"It is a physical chess match," said Tiger Woods, who played a lot more boring golf than most assume, of course management at the PGA Tour level. "When you hear me say, 'I missed the golf ball in the correct spots,' that's part of the course management side of it." 

This all sounds extremely simple, and in many ways it is simple, but professional golfers -- particularly great ones -- are often so confident in their skills that playing smart, reasonable ... boring shots is actually not as mentally easy as it seems like it should be. 

It requires an extraordinary amount of discipline, patience and acceptance.

The flip side is that plenty of golfer have boring games, but almost none are as gifted at the basics as Scheffler. He's marrying a world class skillset -- Spieth discussed Scheffler's willingness to hit ridiculous short shots, saying, "he's got great hands" -- with perhaps the best course management in the sport.  

The trick here -- and this is Scheffler's secret sauce -- is to blend that comical level of self-belief all great players possess with an ability to lay down the pride that comes with attempting to take on every shot and pull at every pin. Scheffler certainly isn't perfect at it, but he's proven himself to be better than most.

"I just stick to my routine," said Scheffler on Saturday after taking a two-stroke lead over Min Woo Lee going into the final round. "That's pretty much it. Just remember to breathe, and breathing is part of my routine, and I've imagined being in those moments and so I know that I'm prepared to be in them. All I can do is just try and hit a got and after that the rest isn't up to me."

Here's how Nicklaus said it: "I thought I was pretty good at what I did, but I didn't trust it that much."

There's not a more apt description for the style of golf Scheffler plays than that.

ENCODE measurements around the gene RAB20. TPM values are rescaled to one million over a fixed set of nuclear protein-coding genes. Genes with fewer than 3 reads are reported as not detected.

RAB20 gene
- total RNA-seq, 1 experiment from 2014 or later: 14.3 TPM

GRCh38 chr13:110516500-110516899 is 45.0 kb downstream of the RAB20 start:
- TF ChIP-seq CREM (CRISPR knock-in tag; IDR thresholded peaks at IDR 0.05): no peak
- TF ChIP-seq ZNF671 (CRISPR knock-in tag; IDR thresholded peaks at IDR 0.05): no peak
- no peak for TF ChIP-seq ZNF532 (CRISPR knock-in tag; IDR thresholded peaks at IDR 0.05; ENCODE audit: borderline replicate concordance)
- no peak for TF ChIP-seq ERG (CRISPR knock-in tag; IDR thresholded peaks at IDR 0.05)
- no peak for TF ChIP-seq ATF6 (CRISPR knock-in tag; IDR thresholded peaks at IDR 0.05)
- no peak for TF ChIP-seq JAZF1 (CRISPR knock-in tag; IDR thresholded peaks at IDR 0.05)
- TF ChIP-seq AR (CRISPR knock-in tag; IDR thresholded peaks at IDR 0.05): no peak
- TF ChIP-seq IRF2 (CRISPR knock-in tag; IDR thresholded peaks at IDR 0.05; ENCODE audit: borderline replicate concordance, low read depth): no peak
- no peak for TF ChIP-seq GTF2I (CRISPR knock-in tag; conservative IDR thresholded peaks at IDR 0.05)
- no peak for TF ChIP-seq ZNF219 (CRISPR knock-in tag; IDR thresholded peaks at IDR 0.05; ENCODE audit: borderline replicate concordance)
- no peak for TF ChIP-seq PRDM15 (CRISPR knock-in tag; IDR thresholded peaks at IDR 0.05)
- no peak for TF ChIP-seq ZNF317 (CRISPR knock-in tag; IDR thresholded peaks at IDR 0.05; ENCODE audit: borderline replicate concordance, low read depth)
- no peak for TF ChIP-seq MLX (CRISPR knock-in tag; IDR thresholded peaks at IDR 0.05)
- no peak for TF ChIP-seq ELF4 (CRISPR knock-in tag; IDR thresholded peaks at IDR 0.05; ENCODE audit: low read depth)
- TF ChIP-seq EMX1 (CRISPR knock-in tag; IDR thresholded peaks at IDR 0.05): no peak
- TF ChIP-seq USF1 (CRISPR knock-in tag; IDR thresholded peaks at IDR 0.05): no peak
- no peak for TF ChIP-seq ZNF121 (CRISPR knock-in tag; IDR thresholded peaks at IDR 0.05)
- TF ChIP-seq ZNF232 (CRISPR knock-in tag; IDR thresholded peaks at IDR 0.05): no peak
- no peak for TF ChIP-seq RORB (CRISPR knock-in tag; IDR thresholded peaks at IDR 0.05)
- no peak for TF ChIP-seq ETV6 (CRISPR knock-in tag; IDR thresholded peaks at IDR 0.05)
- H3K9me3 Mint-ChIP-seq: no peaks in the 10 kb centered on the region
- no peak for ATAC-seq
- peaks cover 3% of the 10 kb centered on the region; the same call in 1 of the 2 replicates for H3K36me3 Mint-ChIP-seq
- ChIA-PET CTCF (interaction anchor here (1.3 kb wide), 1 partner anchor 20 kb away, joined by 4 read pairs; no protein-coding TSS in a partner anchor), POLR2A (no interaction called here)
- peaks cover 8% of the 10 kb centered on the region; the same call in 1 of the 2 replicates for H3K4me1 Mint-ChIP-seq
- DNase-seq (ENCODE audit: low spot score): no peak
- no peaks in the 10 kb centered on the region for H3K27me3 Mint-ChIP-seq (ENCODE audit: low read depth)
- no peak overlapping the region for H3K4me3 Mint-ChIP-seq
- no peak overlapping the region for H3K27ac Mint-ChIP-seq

Spieth and others like him have conditioned those of us watching to believe that "boring" golf is bad and "exciting" golf is good. Maybe so when it comes to entertainment value, but quite the opposite is true if a golfer wants to win world-class events with consistency.

Scheffler's demeanor -- also labeled by some as boring -- also matches his course management; both are built for greatness.

Is it more fun to watch Spieth carry on about the wind and the spin and the way the Earth's axis is affecting his fade? Absolutely. Do I delight in seeing Jon Rahm throw his hands to the heavens at every ball that doesn't drop? You bet.

But Scheffler's physical plan and mental execution match each other in peacefulness (bordering on the boring). And that's sort of the point. He rarely gets too high or too low, a skill he said he's still learning and working on.

Not everyone requires Scheffler's on-course demeanor to succeed -- Spieth has three majors, after all -- but it's difficult to do so consistently if your golf isn't mostly drama-free.

After starting his career 0-for-70, Scheffler has suddenly won six of his last 27 starts. They've all been monsters: two Phoenix Opens, a Masters, a Players, the Match Play and the "worst" win of them all, last year's Arnold Palmer Invitational. It's a run with no end in sight because, like Rahm, Scheffler isn't putting out of his mind (he was field average this week), and he's not really achieving anything outside of his baseline ability.

You might even say his winning, like his golf, has become repetitive and monotonous.

In some ways, this week confirmed the theme about Scheffler. It's a fair narrative, even if the implication is incorrect.

If you're looking for somebody to make you feel something on the course, Scheffler is not your guy.

But if you're looking for somebody to execute a blueprint that leads to winning everything in sight, Scheffler is nearly in a league of his own.

So, it's fair to call Scottie Scheffler "boring," as long as you recognize that boring golf, by design, is brilliant.